But you know that the unit of measurement – foot – measures tallness. That is you know that a 30-foot structure is taller than a 15-foot structure. What if the unit of measurement was not always an attribute of tallness? What if a 30-foot structure could be smaller than a 15-foot structure? Another uncertainty is now introduced. You would no longer know that Everest is the tallest mountain in the world, and not K2. Imagine the injustice on Mt. Everest.

This is precisely the problem with the SS. The unit of measurement is frequently not an attribute of what it measures. The surgeon’s scorecard is not to a surgeon’s performance what a foot is to height of a mountain.

Many misunderstand the error this introduces. It is not that a truly bad surgeon could randomly be a truly good surgeon. It is that a bad score may not mean a bad surgeon and a good score may not mean a good surgeon. In probability speak, may not = 1-may.

What’s your alternative? Science

A common riposte to the criticism of quality metrics is “what’s your alternative?” Since “do not waste time using useless metrics” is not an option, the skeptic, for lack of a less-worse metric, is shamed in to silence. The response assumes that measuring quality is such an imperative that something is always better than nothing. This assumption, whether justified or not, hurts the science of measuring quality.

Consider a vaccine for malaria that does not work. Is its futility diminished by the absence of an alternative? Is it not useful or useless for its own sake? What if the developers of the vaccine said: “what’s your alternative to this vaccine which does not work? Enlighten me or shut up.” But the researchers do not say that. Which is why drugs improve, vaccines arise, but quality metrics risk not improving.

Criticism without alternatives can be justifiably dismissed. It would have been idiotic to argue about the optimal size of a lifeboat when the Titanic was sinking. Is the quality movement directing us to lifeboats for a sinking ship or is it designing a better ship? If the latter, which is my understanding, quality metrics need more science and less evangelism.

Science requires that a quality metric must submit itself to the same scrutiny as a drug or a medical device. This means that its developers must assume the burden of proof. Just as the onus is not on me to prove that a drug does not work, but on the pharma to prove that it works, the burden does not fall on skeptics to prove the futility of the metrics. The burden is on proponents of the metrics to prove their usefulness, rather than reflexively referring the skeptic to the IOM report on medical errors.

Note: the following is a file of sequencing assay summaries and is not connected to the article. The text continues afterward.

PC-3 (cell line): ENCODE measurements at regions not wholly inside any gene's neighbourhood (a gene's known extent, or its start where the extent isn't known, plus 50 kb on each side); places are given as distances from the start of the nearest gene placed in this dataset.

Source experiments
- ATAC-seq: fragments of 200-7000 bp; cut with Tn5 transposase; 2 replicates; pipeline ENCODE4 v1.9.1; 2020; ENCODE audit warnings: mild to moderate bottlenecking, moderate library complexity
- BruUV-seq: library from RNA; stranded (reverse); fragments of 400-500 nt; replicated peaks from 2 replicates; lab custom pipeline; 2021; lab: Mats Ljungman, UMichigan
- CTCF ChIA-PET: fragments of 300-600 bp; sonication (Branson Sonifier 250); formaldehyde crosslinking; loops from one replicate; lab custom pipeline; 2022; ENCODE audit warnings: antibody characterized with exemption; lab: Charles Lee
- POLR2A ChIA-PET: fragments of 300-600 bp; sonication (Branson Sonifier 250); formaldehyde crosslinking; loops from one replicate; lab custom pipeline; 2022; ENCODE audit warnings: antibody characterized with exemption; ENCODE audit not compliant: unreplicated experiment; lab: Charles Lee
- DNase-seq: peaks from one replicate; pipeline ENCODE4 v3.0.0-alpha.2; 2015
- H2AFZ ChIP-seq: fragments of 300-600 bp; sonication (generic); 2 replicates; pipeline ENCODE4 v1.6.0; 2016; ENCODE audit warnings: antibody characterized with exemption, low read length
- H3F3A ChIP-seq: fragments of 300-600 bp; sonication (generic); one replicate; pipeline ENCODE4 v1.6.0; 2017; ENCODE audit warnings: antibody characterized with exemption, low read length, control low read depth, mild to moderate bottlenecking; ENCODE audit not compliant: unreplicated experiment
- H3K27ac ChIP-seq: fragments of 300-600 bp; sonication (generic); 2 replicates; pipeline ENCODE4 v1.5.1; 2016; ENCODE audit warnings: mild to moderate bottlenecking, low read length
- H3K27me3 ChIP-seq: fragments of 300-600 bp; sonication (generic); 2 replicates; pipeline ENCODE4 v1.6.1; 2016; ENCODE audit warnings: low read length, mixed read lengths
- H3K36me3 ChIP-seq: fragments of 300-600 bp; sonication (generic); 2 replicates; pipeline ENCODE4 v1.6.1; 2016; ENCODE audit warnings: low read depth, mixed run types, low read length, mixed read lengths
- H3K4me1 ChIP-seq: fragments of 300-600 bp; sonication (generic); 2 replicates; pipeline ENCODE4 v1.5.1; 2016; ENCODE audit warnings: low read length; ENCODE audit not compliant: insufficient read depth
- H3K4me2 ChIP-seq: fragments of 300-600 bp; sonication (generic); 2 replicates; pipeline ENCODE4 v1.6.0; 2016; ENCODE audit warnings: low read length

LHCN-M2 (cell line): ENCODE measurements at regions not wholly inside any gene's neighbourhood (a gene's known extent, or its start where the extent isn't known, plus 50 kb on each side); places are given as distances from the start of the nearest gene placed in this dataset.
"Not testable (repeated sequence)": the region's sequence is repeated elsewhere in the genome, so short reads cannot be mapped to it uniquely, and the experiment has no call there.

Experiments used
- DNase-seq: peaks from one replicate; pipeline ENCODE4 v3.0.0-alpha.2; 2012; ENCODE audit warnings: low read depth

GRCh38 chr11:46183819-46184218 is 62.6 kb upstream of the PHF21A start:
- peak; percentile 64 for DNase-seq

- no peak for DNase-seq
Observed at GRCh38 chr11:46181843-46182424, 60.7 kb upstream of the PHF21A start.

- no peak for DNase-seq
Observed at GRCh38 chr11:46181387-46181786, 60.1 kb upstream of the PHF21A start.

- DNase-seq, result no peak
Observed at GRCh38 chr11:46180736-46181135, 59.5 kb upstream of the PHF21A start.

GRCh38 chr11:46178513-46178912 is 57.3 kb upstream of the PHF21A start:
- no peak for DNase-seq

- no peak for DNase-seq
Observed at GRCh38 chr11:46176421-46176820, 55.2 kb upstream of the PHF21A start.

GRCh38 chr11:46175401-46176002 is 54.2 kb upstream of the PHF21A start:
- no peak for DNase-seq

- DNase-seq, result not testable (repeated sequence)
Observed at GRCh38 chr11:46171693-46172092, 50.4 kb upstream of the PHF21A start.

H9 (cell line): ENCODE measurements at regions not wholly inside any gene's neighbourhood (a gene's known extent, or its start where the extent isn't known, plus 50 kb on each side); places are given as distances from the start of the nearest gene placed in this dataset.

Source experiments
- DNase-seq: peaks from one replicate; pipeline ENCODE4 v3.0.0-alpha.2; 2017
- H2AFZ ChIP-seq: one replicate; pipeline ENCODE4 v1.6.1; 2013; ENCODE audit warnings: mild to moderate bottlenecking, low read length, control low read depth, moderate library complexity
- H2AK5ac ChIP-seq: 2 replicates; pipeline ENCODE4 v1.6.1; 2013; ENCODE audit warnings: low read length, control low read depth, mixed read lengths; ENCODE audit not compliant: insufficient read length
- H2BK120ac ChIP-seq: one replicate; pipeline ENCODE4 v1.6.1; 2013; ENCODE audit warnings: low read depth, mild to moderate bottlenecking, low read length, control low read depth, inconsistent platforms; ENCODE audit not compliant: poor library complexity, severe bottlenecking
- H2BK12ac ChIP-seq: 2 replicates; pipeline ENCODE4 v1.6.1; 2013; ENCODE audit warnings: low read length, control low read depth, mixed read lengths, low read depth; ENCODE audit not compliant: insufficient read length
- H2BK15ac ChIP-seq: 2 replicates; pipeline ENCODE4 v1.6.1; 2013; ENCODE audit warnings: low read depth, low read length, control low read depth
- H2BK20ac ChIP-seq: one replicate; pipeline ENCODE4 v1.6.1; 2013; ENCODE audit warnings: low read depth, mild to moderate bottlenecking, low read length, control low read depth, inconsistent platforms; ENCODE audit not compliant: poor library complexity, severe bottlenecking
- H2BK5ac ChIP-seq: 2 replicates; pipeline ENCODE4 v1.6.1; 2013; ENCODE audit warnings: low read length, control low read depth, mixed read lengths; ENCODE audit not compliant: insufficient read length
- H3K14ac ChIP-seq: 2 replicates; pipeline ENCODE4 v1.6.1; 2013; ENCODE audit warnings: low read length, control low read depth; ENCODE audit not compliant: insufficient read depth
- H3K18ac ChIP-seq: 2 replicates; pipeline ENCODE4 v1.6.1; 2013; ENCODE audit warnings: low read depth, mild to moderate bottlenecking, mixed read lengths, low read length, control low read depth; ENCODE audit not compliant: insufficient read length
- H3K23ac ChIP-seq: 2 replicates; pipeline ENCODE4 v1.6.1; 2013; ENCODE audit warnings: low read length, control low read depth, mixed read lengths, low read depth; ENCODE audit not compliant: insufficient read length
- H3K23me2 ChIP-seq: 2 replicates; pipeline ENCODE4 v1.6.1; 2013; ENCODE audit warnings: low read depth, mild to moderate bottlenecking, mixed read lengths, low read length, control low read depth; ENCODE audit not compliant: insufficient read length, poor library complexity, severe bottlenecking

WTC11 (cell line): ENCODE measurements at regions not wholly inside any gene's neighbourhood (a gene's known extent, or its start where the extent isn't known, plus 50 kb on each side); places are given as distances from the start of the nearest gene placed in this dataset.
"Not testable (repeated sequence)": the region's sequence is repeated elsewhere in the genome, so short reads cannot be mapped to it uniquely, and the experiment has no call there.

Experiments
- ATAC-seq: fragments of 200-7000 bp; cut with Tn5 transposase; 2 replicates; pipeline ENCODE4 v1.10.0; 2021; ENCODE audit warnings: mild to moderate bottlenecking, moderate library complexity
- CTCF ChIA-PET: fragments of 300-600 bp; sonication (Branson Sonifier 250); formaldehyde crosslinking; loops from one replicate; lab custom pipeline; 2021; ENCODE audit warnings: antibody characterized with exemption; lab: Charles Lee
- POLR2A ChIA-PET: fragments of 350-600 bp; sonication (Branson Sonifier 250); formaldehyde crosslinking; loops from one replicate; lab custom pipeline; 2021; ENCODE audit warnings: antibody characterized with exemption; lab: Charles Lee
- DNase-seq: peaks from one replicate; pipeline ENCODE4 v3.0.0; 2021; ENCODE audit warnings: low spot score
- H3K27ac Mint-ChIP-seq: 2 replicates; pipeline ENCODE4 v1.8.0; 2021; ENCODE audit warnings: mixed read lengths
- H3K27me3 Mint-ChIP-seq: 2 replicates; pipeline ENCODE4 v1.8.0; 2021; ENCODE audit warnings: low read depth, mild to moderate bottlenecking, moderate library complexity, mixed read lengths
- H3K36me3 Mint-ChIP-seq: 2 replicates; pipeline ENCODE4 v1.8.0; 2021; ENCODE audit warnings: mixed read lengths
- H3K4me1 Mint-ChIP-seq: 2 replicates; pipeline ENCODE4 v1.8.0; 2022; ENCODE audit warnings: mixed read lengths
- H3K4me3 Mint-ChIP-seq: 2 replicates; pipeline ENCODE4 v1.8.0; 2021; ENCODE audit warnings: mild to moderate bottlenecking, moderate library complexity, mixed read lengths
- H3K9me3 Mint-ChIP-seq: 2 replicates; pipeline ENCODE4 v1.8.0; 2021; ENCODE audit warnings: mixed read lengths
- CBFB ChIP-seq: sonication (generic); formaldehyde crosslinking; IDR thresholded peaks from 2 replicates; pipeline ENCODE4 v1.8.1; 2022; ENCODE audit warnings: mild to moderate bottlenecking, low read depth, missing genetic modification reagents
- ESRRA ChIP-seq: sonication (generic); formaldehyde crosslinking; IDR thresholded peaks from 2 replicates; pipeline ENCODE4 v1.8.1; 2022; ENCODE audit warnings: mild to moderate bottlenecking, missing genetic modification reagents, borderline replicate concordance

We eschew subjectivity for its uncertainty. For objectivity we need science. Science progresses by embracing uncertainty. But uncertainty is anathema to the certainty we wish to exude with quality metrics. This is the Catch-22 of measuring quality.

The proponents of measuring quality must decide if quality is a mass movement or a science. If a movement it needs advocacy. It must exude self-evident nobility. It must attract true believers. It must summarily dismiss the skeptics. This is not a forlorn strategy. The movement cannot, though, simultaneously demand the deference of science and enjoy the carapace of an art critic.

What of Propublica? Will its legacy be the advancement of the science of quality or the emboldening of its movement? Regardless, it has its own ethical question to address which, ironically, is one of transparency.

Paul Revere, from what I understand, led by example. So can Propublica. It can add a disclaimer to its scorecard. “This is work in progress. The numbers may be misleading particularly for surgeons whose complications we do not fully track.” What can be more transparent than articulating the limitations of one’s methods?

Surely, transparency begins at home.

About the Author

Saurabh Jha is skeptical by nature not because he hates you. He can be reached on Twitter @RogueRad







Categories: Uncategorized

24 replies »

  1. I am a doctor with a cash practice and a strong online reputation with patients. I practice outside of the mainstream because if I followed evidence-based guidelines I would not be able to help my patients. I am diagnosing and successfully treating patients whose conditions have persisted despite usual, even excellent medical care. What I am doing is evidence-based. In a sense, I should have nothing to worry about. The irony is, the kind of care that I am providing needs to be mainstreamed, yet the mainstream has no place for me. Getting positive attention from patients is not my problem. I am open to Mr. Millenson’s suggestions as to what metrics I should be tracking to gain the positive attention of mainstream medicine.

  2. “I think a very legitimate question is why licensing (& training) doesn’t catch the outliers. My guess is it may have something to do with the Labor laws.”